Wealth, Virtual Wealth and Debt: The Solution of the Economic Paradox by Frederick Soddy (1933)
Frederick Soddy was a noted scientist of the early 20th century who won a Nobel Prize in 1921 for developing radioisotopes. By 1933, he was well aware, with Einstein and others, of the potential in nuclear energy. But after 1921, Soddy turned to the mysteries of economics. This work is his summing up, written in charming Victorian English.
Soddy has been panned because he identified with a popular 1920s global conspiracy theory that Jewish bankers were plotting to rule the world, but in writing he denounces all bankers for “virtual wealth” — excess interest and profits – predatory capitalism. The prejudice showing in the book is that non-Whites are never scientists. Set aside that bias of his time, and he offers cogent arguments.
Insights scattered throughout are still relevant today: The public is deluded by the “preposterous humbug” of the monetary system. That system should distribute wealth, not concentrate it. Real capital abstains from present consumption to produce something in the future; anything else is not real capital. An “iron law” rules a society faced with scarcity: in the absence of social justice, somebody loses.
The rich rig the money system to benefit them. To rectify this, Soddy proposed a “learned jury” of commoners to decide: modify, simplify, or scrap. This jury would have to cut through economists’ mystifying word spinning and equation fogging.
Any such jury would surely squelch the ability of private parties, like banks, to create and destroy money. Soddy discovered that many bank loans are simply loan accounts set up as assets to the bank, creating money out of thin air. Few people still realize this. Today it’s called fractional reserve lending. Public banks are a proposed solution. Why should we pay interest on thin air to private parties? Why not pay it to ourselves?
Public banks being in the future, Soddy excoriated private banks for creating money, asserting that only a “national mint” should issue money. Long before credit cards and the explosion of consumer credit, Soddy wanted financial institutions to boost the economy by issuing more consumer credit. Now we may have overdone consumer credit, but even in his time Soddy decried the system as a few gaining wealth by debt peonage of the poor – lifetimes of economic thralldom in hopeless debt.
Soddy was taken with the thought that capital spent in hopes of future gain should have limited life. After all, machines wear out. Income from an innovator’s wondrous thing should not be patent protected forever. Why should an idle class live on the exploits of their grandparents? Is that not akin to the rentier status of feudal lords? (The remnants of feudal society were within Soddy’s life experience.)
Unique among philosophical economists, Soddy realized that the formulas of market capitalism were unrealistic. Financial growth formulas can grow to infinity. The laws of matter and energy can’t, so finance creates the illusion of perpetual motion. Sooner or later the physics of nature must dispel this illusion. Then this system must give way to something more realistic, but it won’t be easy. “We cling to the illusions of class societies, and mad uprush into the possessing classes without recognizing that our existence is parasitic on nature.”
To get real, Soddy proposed an economy based on energy. All economic activity requires energy: human energy, animal energy, plant energy, and fuel energy; all originating from the thermonuclear energy of the sun, but he could not figure out how to base an effective monetary system on constants of energy. Below is his energy-fueled economy:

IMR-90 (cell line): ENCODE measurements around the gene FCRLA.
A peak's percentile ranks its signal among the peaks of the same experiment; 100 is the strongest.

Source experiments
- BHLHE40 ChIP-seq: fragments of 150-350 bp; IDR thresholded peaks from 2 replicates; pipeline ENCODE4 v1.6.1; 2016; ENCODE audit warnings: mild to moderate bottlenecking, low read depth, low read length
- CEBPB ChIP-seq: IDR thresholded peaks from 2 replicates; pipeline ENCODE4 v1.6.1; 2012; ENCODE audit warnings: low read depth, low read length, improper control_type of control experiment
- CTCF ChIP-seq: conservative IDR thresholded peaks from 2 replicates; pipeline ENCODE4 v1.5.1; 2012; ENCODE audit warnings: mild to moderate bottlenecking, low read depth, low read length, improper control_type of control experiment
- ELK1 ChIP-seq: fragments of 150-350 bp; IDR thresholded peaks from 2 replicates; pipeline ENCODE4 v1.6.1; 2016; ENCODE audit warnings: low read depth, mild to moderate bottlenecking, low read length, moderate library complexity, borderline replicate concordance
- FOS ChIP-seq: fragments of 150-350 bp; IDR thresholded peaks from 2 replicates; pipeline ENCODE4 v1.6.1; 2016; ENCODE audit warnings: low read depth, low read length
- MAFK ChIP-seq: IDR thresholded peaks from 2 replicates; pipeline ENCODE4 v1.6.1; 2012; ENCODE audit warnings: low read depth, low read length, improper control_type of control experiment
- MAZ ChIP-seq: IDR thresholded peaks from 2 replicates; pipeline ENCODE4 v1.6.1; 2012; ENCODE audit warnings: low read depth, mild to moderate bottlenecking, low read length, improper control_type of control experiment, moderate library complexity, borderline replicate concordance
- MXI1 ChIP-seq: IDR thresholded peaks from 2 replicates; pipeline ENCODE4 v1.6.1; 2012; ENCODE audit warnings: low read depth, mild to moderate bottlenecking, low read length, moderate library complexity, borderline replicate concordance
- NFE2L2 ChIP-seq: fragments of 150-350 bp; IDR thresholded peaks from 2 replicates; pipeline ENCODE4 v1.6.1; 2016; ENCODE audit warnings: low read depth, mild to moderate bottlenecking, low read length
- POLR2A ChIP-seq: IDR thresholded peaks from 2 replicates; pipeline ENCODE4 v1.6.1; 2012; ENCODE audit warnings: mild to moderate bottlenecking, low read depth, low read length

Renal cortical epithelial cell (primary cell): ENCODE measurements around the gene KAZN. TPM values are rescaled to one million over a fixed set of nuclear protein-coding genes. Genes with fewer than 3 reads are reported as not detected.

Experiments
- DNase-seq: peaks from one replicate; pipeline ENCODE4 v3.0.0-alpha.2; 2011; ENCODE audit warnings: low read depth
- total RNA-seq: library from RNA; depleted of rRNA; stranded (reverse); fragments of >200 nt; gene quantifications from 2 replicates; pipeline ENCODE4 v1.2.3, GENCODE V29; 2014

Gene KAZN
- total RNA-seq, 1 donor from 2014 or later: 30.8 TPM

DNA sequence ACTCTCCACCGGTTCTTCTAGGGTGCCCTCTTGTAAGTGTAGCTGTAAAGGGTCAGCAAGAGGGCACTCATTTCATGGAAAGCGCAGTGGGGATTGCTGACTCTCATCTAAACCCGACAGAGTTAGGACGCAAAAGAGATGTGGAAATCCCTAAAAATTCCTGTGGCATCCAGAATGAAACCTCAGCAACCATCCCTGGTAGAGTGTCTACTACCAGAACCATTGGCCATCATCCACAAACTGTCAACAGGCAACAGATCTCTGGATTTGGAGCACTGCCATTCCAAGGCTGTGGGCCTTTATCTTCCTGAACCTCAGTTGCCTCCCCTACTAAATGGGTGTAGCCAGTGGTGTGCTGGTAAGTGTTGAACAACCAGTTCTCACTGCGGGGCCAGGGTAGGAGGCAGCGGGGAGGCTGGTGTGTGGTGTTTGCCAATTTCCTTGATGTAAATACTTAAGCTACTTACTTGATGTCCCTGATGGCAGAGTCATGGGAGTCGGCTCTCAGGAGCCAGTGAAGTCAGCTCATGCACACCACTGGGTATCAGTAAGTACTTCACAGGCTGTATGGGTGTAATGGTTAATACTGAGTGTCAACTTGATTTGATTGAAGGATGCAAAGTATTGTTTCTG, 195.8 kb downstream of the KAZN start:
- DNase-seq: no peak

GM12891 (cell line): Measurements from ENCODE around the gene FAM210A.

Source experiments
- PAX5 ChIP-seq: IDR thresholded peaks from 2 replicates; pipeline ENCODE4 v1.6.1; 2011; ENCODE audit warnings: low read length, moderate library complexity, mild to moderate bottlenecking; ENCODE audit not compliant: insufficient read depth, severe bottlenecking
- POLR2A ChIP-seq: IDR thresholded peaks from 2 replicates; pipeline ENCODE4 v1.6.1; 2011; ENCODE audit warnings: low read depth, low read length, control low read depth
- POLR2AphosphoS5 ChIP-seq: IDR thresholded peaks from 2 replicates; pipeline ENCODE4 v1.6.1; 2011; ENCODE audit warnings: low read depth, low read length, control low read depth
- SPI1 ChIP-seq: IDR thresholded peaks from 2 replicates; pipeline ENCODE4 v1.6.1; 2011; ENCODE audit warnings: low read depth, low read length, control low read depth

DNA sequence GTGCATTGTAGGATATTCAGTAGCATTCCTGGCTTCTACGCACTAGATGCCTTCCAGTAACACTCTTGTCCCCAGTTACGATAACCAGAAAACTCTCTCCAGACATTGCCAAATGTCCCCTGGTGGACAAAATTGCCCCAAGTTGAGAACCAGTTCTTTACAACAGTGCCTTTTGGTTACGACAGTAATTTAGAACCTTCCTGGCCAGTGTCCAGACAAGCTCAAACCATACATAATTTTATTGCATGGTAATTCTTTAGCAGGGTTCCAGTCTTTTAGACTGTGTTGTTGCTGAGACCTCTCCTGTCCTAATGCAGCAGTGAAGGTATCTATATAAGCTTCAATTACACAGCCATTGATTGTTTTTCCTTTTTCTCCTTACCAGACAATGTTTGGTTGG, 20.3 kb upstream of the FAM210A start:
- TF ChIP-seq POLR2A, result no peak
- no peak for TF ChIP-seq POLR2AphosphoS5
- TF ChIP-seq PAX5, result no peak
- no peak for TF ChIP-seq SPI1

Of WWI, Soddy observed that while the battlefields were atrocious, Britain’s domestic economy boomed. When it was over, gushers of cash drained away. “We have returned to peace and squalor.” Nothing seems to motivate intense, focused economic activity like a war. Perhaps the only good that came from WWI was that the vestiges of the royal-feudal system were laid to rest in “the stricken fields of Flanders.”
Soddy had mixed feelings about atomic energy. He could envision it catalyzing the “potentialities of a civilization such as the world has not yet imagined possible.” On the other hand, he feared that we would apply atomic energy first to the arts of war, which he lived to see us do. Our problems are within us, not our technologies.
Throughout the book, Soddy poses enduring moral questions about any economic system. Does it presume that men live to work, or only work to live? How do we overcome the abuse that passes for argument? Of the present system, can anyone contemplate a coming millennium in which everyone lives off the interest of our own mutual indebtedness? A good question is whether “an enlarged reproduction” of any system would satisfy any soul.
Wealth, Virtual Wealth and Debt by Frederick Soddy can be downloaded in various formats from: http://www.fadedpage.com/showbook.php?pid=20140873
Fractional reserve lending: https://quickonomics.com/fractional-reserve-banking/
Public Banking: http://www.publicbankinginstitute.org/
Corollary Book: The Role of Money, (1934): https://archive.org/details/roleofmoney032861mbp
Evonomics and “economism” – belief that simple economic models can explain all and resolve all problems, that the government solution is always bad: http://evonomics.com/ideologues-economics-minimum-wage-kwak/
Alexa everywhere, in everything: https://www.wired.com/story/amazon-alexa-development-kit/
Understanding the Intangible Economy: https://hackernoon.com/the-value-of-economic-classification-systems-99b00a01f179